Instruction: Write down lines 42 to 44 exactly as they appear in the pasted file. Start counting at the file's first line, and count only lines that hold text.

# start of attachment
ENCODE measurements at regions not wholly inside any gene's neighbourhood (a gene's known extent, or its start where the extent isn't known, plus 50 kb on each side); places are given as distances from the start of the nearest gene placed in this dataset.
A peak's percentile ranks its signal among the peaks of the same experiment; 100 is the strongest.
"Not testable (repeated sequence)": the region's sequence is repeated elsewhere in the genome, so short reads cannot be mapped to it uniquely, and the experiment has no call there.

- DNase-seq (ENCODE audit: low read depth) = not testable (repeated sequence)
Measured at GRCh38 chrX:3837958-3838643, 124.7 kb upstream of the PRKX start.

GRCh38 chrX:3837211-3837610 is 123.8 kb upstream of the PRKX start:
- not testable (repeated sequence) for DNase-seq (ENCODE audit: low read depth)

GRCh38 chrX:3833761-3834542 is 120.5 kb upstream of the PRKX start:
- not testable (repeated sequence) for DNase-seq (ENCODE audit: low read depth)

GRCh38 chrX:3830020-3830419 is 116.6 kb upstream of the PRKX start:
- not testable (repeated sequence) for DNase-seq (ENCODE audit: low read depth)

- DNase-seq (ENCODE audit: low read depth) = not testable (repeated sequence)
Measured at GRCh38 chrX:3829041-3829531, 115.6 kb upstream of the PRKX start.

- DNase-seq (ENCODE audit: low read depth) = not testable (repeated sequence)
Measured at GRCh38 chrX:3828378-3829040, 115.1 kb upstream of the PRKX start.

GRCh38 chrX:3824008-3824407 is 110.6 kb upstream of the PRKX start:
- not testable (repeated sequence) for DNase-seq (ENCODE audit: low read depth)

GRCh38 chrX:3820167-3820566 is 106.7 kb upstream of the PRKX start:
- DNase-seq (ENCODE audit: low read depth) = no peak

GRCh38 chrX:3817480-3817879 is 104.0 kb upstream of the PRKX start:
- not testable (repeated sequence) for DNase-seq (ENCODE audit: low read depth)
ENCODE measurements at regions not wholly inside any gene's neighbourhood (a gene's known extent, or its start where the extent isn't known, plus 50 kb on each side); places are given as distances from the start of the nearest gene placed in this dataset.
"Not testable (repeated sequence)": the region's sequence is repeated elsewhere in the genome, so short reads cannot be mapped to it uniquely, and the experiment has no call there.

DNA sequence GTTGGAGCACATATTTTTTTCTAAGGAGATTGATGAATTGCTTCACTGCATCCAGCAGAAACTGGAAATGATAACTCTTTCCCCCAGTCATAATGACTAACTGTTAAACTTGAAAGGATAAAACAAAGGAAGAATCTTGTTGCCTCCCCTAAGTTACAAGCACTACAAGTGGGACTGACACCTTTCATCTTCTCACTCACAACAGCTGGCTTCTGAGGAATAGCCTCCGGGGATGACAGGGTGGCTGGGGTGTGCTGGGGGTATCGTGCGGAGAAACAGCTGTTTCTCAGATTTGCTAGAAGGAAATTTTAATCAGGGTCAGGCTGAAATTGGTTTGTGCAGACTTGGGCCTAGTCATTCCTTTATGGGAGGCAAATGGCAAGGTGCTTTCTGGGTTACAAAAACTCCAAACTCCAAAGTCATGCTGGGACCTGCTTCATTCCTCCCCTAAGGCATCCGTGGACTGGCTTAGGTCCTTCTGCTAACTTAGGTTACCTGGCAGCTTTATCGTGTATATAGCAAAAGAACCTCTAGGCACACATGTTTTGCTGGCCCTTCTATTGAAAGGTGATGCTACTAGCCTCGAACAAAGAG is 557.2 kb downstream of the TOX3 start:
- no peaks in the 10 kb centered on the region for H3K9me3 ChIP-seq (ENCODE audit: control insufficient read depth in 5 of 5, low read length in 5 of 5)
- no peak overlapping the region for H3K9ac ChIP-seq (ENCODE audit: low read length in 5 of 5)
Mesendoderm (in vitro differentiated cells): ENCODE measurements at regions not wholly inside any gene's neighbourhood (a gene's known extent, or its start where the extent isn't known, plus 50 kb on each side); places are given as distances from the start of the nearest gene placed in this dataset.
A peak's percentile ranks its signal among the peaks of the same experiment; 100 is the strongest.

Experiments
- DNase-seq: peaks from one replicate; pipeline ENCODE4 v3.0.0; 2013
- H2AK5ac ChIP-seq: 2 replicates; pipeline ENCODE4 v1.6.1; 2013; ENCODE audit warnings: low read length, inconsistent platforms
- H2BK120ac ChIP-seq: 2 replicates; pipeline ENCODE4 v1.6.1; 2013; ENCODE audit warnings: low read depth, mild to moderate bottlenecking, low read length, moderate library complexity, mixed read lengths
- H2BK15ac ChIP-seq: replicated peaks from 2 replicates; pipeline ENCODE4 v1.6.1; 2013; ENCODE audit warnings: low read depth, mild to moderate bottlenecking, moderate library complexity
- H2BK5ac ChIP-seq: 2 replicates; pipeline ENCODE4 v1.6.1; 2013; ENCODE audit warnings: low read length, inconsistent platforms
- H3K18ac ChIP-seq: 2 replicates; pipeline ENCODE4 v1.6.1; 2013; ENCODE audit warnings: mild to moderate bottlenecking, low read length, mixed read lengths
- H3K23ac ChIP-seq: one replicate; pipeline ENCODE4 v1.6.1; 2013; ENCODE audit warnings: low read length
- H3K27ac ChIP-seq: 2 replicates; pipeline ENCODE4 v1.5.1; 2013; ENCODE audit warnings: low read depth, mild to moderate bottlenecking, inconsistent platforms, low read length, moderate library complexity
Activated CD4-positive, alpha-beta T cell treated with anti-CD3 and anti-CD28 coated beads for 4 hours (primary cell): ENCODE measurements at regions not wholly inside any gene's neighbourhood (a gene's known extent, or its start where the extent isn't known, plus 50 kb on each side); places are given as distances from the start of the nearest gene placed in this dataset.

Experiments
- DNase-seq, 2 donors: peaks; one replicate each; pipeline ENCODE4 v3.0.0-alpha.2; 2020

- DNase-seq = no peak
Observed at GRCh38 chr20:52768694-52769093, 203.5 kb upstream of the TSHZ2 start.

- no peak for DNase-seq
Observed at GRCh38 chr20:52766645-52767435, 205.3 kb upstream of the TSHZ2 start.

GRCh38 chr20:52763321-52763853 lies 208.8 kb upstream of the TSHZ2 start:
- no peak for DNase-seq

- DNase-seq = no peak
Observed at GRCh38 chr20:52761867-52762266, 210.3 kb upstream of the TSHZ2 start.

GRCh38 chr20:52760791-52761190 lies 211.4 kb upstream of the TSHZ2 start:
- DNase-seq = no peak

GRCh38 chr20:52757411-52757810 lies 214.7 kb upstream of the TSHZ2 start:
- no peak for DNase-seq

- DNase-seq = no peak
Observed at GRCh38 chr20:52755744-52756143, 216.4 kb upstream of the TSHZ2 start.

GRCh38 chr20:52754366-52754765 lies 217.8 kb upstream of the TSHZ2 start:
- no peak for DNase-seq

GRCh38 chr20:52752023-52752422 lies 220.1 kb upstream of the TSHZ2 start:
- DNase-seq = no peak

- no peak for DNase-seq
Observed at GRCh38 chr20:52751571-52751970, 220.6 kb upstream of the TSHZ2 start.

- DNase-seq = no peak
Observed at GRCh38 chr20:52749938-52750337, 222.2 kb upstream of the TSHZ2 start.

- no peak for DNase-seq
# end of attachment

Observed at GRCh38 chr20:52768694-52769093, 203.5 kb upstream of the TSHZ2 start.

- no peak for DNase-seq
Observed at GRCh38 chr20:52766645-52767435, 205.3 kb upstream of the TSHZ2 start.